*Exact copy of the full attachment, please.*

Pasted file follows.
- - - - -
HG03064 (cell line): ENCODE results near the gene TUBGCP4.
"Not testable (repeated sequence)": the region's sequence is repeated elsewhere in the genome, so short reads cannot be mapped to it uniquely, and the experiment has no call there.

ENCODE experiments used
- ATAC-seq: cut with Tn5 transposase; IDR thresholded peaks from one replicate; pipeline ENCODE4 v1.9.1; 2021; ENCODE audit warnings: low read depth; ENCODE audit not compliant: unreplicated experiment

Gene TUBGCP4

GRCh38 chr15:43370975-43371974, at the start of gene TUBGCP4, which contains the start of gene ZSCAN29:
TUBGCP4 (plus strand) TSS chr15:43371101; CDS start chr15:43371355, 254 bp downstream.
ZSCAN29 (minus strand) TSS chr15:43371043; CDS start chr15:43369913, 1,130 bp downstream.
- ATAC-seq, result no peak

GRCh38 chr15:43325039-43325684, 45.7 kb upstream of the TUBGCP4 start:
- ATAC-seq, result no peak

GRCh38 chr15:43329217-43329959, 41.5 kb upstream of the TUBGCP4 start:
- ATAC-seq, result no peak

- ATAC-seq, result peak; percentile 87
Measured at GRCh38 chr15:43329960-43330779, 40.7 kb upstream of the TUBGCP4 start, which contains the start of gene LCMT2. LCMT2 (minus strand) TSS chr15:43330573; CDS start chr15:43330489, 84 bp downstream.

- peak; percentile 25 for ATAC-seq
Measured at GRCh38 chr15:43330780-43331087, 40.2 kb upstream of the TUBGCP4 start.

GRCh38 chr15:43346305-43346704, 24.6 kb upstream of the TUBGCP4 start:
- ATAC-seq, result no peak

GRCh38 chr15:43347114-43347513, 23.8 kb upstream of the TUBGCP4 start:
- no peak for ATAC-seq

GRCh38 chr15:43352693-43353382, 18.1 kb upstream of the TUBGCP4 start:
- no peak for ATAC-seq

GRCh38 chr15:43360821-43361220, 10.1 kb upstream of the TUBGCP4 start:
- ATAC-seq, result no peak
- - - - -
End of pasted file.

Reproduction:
HG03064 (cell line): ENCODE results near the gene TUBGCP4.
"Not testable (repeated sequence)": the region's sequence is repeated elsewhere in the genome, so short reads cannot be mapped to it uniquely, and the experiment has no call there.

ENCODE experiments used
- ATAC-seq: cut with Tn5 transposase; IDR thresholded peaks from one replicate; pipeline ENCODE4 v1.9.1; 2021; ENCODE audit warnings: low read depth; ENCODE audit not compliant: unreplicated experiment

Gene TUBGCP4

GRCh38 chr15:43370975-43371974, at the start of gene TUBGCP4, which contains the start of gene ZSCAN29:
TUBGCP4 (plus strand) TSS chr15:43371101; CDS start chr15:43371355, 254 bp downstream.
ZSCAN29 (minus strand) TSS chr15:43371043; CDS start chr15:43369913, 1,130 bp downstream.
- ATAC-seq, result no peak

GRCh38 chr15:43325039-43325684, 45.7 kb upstream of the TUBGCP4 start:
- ATAC-seq, result no peak

GRCh38 chr15:43329217-43329959, 41.5 kb upstream of the TUBGCP4 start:
- ATAC-seq, result no peak

- ATAC-seq, result peak; percentile 87
Measured at GRCh38 chr15:43329960-43330779, 40.7 kb upstream of the TUBGCP4 start, which contains the start of gene LCMT2. LCMT2 (minus strand) TSS chr15:43330573; CDS start chr15:43330489, 84 bp downstream.

- peak; percentile 25 for ATAC-seq
Measured at GRCh38 chr15:43330780-43331087, 40.2 kb upstream of the TUBGCP4 start.

GRCh38 chr15:43346305-43346704, 24.6 kb upstream of the TUBGCP4 start:
- ATAC-seq, result no peak

GRCh38 chr15:43347114-43347513, 23.8 kb upstream of the TUBGCP4 start:
- no peak for ATAC-seq

GRCh38 chr15:43352693-43353382, 18.1 kb upstream of the TUBGCP4 start:
- no peak for ATAC-seq

GRCh38 chr15:43360821-43361220, 10.1 kb upstream of the TUBGCP4 start:
- ATAC-seq, result no peak